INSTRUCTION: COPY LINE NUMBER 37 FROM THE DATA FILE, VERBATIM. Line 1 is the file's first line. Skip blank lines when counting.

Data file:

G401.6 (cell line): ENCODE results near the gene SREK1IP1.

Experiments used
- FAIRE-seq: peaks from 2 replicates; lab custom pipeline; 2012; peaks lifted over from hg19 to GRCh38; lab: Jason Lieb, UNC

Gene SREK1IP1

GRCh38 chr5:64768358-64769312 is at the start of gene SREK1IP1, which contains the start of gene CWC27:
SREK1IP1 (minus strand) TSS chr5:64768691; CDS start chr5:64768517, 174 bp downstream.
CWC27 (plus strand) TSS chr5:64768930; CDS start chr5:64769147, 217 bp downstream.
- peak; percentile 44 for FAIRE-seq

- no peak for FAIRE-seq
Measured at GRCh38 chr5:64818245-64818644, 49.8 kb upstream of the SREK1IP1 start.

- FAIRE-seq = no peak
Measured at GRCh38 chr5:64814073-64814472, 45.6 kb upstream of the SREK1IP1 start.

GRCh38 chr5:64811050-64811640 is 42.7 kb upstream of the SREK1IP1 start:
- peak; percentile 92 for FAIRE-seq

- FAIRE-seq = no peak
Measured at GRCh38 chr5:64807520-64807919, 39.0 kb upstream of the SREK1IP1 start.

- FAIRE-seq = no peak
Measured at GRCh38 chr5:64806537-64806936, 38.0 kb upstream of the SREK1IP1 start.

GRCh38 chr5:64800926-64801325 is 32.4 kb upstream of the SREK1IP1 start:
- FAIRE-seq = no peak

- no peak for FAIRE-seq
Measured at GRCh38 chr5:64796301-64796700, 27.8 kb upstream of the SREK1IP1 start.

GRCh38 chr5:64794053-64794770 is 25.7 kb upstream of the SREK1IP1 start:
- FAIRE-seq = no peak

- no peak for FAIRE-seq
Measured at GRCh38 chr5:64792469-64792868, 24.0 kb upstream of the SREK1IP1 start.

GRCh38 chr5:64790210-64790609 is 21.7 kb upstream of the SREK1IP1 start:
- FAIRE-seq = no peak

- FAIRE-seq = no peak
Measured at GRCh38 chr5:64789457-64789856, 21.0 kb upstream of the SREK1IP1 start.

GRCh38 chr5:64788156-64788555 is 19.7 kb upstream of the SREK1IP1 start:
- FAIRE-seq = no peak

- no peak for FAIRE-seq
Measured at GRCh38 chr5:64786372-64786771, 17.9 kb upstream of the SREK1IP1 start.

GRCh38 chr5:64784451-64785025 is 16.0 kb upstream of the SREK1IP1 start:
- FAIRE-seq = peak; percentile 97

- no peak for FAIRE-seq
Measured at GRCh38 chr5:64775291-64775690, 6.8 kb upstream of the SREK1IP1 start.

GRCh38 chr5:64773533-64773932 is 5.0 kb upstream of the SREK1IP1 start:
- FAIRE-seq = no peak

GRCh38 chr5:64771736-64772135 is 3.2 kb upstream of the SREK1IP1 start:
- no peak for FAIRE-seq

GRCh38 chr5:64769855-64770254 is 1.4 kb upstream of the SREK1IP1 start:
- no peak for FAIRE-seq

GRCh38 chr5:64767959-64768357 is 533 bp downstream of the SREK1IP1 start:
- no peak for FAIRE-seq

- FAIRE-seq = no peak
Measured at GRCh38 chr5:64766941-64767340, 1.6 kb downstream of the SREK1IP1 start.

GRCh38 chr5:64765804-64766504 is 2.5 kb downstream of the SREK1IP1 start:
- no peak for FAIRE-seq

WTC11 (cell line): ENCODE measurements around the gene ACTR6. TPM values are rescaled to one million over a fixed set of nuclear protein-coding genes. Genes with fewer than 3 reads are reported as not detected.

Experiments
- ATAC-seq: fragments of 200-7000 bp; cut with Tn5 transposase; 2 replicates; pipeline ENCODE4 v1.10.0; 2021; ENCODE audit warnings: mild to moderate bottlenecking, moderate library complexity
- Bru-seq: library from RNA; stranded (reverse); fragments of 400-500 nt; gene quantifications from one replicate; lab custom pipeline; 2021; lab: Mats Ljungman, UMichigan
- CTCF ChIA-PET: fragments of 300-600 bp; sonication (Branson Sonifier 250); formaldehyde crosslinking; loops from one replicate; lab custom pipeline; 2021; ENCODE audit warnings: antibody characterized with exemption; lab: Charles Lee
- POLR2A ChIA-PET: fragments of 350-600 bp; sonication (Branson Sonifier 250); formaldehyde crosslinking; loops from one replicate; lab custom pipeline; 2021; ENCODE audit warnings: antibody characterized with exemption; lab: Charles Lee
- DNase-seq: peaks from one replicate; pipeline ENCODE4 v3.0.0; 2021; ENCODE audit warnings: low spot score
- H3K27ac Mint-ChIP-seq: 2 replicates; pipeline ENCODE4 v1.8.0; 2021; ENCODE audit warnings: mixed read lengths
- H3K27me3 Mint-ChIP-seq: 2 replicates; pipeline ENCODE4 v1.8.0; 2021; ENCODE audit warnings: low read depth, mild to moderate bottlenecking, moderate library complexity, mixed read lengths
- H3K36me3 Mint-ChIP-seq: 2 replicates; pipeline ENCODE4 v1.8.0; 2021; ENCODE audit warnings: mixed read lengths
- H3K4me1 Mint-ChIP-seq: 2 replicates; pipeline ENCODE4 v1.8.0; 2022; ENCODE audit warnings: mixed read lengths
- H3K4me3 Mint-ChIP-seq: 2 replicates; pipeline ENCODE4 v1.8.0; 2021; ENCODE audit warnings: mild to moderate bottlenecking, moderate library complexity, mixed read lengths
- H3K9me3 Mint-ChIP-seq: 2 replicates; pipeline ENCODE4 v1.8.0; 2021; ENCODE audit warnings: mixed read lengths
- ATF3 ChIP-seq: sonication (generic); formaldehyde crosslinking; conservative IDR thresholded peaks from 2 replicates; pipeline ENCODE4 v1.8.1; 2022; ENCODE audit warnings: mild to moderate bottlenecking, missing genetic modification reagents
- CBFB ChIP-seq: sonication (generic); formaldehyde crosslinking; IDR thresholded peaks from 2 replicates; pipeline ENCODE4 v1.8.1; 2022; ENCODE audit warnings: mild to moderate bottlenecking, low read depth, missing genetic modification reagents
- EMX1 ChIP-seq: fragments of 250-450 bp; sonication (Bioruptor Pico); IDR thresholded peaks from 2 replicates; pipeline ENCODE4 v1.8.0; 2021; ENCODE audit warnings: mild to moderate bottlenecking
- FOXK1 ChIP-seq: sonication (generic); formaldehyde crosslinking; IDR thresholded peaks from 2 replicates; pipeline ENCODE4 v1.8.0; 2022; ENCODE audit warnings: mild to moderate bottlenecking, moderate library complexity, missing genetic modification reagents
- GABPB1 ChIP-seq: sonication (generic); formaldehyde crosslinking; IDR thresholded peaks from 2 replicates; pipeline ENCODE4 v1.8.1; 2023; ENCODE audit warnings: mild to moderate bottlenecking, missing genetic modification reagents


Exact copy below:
- no peak for FAIRE-seq